In addition to access to our club-exclusive wines, Club Members can enjoy discounts on all wines and merchandise, as well as complimentary tastings.
To find out more about membership at Ruby Hill Winery, click here.
Here at Ruby Hill Winery, we are always looking to dazzle our patrons with delicious and exciting wines. This month, we are thrilled to announce our all-new Riverbed Red! This 2018 red blend will join our repertoire of magnificent Club-exclusive wines.
The Riverbed Red is comprised of Cabernet Sauvignon, Syrah, and Petite Sirah. The nose is rich with notes of dark fruit, cocoa, chocolate and plums. On the palate, this wine has a huge mouthfeel and lively flavors of fruit and wild blueberries. The acidity is well balanced, and the tannins are smoothing out and will continue to integrate. Hints of oak and cocoa mingle to bring out a trace of s'mores in the long finish.
Unveiling the Riverbed Red has put us in a celebratory mood. To commemorate this event, we’ve collected up recipes to make a 3-course meal to perfectly compliment this new wine.
Appetizer: Brie Crostini with Prosciutto & Honey
recipe from Platings and Pairings
We are in love with this mouthwatering combination of creamy, salty, and sweet. Unbelievably easy to put together and perfectly classy, it’s an ideal treat to start off your evening. The tannins in the Riverbed Red pair perfectly with a plump, soft brie, complimented by the sweetness of the honey.
Entree: New York Strip Steak with Lyonnaise Potatoes
This entree is a scrumptious, careful take on classic meat and potatoes. The Riverbed Red stands up to the salt and pepper crust on the steak, and the fruitiness of the wine is an excellent companion to the flavor of the strip steak. The big mouthfeel pairs with the heartiness of this entree, and the balanced acidity harmonizes with the rich lyonnaise potatoes.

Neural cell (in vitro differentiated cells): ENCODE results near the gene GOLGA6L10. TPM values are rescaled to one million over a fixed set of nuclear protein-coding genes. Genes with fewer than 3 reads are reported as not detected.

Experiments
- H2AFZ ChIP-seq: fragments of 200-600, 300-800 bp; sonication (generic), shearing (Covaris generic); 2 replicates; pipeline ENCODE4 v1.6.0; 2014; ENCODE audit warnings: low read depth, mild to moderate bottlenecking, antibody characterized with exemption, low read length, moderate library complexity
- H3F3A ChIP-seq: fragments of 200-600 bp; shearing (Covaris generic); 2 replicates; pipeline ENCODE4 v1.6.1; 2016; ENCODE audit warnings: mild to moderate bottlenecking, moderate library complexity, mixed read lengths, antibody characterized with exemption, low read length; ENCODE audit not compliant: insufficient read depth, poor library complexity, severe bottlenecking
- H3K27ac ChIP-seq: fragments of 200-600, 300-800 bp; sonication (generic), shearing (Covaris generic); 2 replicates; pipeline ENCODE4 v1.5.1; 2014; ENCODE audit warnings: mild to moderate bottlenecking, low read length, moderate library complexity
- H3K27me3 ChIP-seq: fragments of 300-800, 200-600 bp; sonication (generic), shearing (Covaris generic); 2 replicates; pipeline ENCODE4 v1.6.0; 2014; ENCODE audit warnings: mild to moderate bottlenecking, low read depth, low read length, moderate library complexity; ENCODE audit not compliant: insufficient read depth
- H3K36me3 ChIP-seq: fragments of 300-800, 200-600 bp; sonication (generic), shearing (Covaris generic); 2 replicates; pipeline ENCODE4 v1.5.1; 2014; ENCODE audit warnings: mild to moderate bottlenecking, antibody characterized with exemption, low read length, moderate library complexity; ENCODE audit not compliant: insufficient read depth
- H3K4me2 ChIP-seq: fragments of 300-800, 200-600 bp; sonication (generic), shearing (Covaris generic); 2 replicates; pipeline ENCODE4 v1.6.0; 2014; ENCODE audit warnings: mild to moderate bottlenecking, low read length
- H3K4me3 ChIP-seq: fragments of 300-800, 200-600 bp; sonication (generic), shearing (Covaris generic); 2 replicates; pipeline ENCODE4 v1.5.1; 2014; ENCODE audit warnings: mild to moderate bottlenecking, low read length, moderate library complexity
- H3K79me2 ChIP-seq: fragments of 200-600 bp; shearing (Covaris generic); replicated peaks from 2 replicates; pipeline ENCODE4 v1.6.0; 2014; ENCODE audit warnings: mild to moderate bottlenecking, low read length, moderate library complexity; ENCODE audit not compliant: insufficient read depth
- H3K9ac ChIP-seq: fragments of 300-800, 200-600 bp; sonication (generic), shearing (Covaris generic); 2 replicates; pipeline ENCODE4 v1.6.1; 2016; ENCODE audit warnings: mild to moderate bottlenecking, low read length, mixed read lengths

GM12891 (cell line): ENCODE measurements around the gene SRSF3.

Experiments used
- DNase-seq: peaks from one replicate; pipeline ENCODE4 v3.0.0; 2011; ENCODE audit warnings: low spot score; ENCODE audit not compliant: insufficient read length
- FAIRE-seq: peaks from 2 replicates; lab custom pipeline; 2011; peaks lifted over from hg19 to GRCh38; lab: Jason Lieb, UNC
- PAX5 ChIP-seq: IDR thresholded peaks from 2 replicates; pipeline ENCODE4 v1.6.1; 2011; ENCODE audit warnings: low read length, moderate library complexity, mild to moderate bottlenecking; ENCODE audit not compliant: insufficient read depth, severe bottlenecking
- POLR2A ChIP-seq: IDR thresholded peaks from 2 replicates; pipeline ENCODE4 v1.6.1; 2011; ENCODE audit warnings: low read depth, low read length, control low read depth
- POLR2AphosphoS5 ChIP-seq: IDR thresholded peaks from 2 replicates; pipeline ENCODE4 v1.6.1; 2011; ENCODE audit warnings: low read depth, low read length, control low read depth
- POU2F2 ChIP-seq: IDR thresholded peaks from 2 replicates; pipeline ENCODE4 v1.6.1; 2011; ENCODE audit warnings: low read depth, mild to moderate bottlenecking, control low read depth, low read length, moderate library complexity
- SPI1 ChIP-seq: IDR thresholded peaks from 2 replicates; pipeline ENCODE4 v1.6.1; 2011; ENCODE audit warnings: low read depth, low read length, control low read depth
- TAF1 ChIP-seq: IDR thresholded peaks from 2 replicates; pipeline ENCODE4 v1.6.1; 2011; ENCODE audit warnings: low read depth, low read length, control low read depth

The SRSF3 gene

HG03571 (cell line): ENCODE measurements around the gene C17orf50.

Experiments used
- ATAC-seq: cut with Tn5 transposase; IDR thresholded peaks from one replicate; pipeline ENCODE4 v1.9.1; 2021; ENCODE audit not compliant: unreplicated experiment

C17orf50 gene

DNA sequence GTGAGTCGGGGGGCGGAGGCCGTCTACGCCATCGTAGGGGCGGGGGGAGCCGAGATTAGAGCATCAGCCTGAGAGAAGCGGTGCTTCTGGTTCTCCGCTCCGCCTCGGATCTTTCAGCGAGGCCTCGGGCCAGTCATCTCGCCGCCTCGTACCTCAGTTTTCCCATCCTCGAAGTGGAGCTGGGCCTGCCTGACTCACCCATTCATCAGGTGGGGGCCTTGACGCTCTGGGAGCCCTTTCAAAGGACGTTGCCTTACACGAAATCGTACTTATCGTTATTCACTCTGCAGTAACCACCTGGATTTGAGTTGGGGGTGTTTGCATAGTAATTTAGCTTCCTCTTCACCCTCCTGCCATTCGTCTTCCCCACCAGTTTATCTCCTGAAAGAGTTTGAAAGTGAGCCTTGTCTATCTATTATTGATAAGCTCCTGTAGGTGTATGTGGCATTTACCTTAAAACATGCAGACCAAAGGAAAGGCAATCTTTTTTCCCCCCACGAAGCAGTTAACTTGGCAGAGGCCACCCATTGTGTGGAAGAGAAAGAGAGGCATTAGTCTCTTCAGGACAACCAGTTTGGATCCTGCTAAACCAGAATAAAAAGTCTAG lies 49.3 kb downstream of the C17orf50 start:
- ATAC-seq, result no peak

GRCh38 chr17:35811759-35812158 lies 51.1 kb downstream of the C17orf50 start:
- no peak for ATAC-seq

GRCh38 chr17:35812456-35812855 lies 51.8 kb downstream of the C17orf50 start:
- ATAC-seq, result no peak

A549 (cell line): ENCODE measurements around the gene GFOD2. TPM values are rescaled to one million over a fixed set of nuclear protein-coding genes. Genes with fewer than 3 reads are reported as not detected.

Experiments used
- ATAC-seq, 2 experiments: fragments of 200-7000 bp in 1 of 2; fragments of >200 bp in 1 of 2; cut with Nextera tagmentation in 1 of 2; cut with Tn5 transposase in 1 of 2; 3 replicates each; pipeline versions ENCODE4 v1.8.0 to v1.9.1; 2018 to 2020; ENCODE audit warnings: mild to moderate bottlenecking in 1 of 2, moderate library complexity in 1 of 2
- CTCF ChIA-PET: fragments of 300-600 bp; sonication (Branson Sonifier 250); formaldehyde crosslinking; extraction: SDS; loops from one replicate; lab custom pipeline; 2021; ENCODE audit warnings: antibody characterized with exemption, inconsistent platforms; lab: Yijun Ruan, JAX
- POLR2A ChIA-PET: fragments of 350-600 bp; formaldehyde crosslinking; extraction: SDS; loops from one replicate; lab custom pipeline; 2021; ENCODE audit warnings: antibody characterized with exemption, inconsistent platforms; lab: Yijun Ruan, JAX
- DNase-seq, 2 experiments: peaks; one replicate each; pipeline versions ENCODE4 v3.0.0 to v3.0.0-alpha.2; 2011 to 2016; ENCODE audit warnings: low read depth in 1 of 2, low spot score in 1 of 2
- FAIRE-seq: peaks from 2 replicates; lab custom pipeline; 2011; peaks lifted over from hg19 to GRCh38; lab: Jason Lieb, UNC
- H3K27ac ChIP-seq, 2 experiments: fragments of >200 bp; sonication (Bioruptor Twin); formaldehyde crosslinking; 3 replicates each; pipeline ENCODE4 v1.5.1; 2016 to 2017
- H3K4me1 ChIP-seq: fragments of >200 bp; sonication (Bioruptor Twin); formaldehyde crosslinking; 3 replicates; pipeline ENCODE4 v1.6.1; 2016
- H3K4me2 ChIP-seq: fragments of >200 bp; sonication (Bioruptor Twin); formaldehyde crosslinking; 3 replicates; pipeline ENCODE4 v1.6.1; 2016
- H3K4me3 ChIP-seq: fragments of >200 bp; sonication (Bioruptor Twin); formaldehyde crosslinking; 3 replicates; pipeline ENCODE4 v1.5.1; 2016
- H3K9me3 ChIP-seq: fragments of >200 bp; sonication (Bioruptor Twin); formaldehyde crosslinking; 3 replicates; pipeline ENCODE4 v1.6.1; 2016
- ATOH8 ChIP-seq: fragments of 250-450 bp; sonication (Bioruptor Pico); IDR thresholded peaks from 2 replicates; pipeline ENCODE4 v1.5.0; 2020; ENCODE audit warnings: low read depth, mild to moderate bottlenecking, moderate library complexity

Dessert: Espresso Cocoa Truffles
recipe from JavaCupcake
For dessert, we’ve chosen truffles, our favorite decadent delight. Not only are these truffles surprisingly easy to make at home, they are a lovely conclusion to a hearty meal. These truffles incorporate espresso, combining our favorite things: wine, chocolate, and coffee. These bits of goodness bring out the cocoa, dark fruit, and toasted notes of the Riverbed Red, and that’s enough to put us in a state of pure bliss.
We've found wisdom in the pattern of the seasons and we think it's wise to pass on the lessons of these little vines. We're honored to take part in the legacy of agriculture, and aim to have our eyes open to what cultivation can teach us.
Beginning in the Late Middle ages, a celebration called “Plough Monday” was observed in Europe. On the second Monday of January, agricultural communities would commemorate the start of the planting season, returning to work after their holiday period. Though planting itself did not begin until the weather improved, Plough Monday was a sort of commencement. With a festive spirit, the ground would be tilled and prepared for the spring sowing.
We believe that if 14th century plowmen can celebrate Mondays, we can too. For many of us, entry into 2021 has been a bumpy ride. You might think it’s already the middle of January, but we think it’s okay to think of it as only the middle of January. We’re just getting started. It’s time to be optimistic, to prepare ourselves for the later seasons of planting. Instead of being frustrated with the things that we can’t control, like the changing of the seasons or when it is going to rain, we want to take a lesson from the communities of old. It’s winter now, but when the time comes to plant, we’ll be ready.